Thank you, thank you, thank you for highly moderating your blog. I've dropped many a blog because the "haters" have taken over and run off all of the others posters. It is refreshing to come here and read good stories with good comments!!

      As a mother of two who were in the military - I not only thank all you soldiers, sailors, marines, air force, for your service to this country but more personally, for having the back of my two children while they were overseas.

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    3. "Here" as in "Arlington Cemetery." Jeez.

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  16. Got me a free haircut at Great Clippers and a free dinner at Olive Garden... it was a good day... Buuuurp! God Bless ya swabby.... Keep floating us Marine's around and we will keep kick'in ass, while you play on your boat's. Ahoy sailor! (with a lisp) :p

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  17. Something I wrote on my FB page yesterday: I wasn't able to serve, although I wanted to (physical issues), but my brothers and many of my friends did. While I do want to sincerely thank all those, past and present, who have served in the armed forces, I want to send just as big a thank you to the families of those service members, who have served our country just as surely as their loved ones. Their sacrifices are what made it possible for their warriors to serve and thus to protect our country and our freedoms. So, thank you so very much for all you have done, and done without.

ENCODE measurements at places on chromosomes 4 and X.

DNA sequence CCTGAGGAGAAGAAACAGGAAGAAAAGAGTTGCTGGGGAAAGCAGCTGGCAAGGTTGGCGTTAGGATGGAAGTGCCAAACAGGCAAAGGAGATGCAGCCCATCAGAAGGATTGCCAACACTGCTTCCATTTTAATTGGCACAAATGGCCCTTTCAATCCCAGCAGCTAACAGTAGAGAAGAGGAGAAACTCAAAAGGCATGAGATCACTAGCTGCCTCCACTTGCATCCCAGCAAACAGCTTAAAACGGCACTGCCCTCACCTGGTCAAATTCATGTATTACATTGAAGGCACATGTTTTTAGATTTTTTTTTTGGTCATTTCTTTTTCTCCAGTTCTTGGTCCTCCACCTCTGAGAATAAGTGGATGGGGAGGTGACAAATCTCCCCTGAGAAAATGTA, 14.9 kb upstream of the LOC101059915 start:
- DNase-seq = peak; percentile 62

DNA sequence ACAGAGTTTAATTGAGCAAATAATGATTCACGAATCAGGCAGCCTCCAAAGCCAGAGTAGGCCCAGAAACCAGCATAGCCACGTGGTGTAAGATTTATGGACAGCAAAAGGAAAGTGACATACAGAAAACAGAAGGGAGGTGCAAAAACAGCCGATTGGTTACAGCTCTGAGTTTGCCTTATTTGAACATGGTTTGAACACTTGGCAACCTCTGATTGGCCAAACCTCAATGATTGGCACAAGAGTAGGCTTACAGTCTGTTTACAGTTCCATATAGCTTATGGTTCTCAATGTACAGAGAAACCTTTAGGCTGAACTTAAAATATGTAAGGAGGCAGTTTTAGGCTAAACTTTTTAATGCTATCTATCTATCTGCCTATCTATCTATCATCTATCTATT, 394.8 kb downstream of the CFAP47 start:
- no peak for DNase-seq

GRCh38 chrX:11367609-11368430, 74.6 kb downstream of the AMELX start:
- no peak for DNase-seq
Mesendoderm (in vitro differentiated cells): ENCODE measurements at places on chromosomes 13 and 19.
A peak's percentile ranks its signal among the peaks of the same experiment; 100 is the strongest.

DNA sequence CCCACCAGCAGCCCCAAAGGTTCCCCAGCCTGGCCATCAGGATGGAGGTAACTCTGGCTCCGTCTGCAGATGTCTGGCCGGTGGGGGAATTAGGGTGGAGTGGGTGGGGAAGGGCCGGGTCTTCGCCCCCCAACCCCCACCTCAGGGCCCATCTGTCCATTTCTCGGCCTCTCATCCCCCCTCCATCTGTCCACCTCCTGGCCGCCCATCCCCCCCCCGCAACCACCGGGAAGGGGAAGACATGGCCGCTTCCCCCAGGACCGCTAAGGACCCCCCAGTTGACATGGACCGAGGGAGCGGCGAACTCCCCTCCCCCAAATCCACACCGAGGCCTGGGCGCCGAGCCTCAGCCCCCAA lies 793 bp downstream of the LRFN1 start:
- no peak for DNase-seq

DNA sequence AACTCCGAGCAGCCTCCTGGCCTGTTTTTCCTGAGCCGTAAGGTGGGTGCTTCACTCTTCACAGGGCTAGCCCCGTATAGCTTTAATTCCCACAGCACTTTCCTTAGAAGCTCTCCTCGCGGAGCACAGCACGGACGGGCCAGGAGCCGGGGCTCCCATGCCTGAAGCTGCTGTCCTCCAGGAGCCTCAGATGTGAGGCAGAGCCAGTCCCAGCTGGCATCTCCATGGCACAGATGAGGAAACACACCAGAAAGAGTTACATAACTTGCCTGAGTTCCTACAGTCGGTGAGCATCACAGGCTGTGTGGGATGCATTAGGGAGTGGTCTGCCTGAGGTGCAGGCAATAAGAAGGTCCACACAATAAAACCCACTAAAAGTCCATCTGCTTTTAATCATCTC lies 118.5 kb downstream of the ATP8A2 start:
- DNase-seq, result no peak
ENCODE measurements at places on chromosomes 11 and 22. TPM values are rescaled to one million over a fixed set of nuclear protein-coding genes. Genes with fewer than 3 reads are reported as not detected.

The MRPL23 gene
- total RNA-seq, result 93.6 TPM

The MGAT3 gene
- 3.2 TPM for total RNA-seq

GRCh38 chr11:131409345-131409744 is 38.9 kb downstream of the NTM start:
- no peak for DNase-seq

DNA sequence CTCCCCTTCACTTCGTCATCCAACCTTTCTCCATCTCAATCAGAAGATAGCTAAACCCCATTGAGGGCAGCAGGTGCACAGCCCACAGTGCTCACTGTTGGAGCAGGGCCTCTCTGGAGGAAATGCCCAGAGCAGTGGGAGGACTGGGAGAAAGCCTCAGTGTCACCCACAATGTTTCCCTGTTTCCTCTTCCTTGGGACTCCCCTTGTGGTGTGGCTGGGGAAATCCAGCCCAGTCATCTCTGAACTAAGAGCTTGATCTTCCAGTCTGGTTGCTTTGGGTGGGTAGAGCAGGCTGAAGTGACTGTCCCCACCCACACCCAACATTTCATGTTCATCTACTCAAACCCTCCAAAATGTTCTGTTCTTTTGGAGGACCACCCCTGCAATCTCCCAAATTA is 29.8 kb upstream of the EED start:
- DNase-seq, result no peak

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  18. Thanks for this, Jim. We all feel it, but you know how to say it.

    -Paul Cooper, former QM3 (SS)

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  19. Thanks for this post Jim and especially for recognizing those who “came against their will”. As a reluctant Vietnam warrior I have trouble deciding what to think about my service. When a mission is seriously flawed (as history has confirmed) those who are called to implement it are placed in an extraordinarily difficult situation. I believe that the majority of Vietnam vets were in this position. We are the ones who don’t join the VFW, don’t walk around with veterans’ caps and bumper stickers, and are hesitant to stand when there is a call to honor veterans at some public event. Vietnam is not unique in this way but it occupies a special place since it was our last full-on draftee conflict.
    Now I will go out on a limb and start slowly sawing it off behind me. I also honor those who found a principled way to refuse service when they believed that a mission was so flawed that they could not honorably serve. I include in this category those who went to jail because of their refusal to serve and those whose faith compelled them to become conscientious objectors and to engage in some alternative service. I am not a fan of those who feigned physical or mental disability or who simply fled.
    But whatever choice we made I hope that we can find peace with our decisions and their consequences. I especially extend this wish to fellow veterans who have never fully recovered from the physical and emotional scars of war. Peace to all of you.

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    1. Walt,
      Take part in this day as you shall. You have earned the right to do so. This is true no matter how reluctantly you may have served. You did your time. You were in harms way or you were available to be in harms way.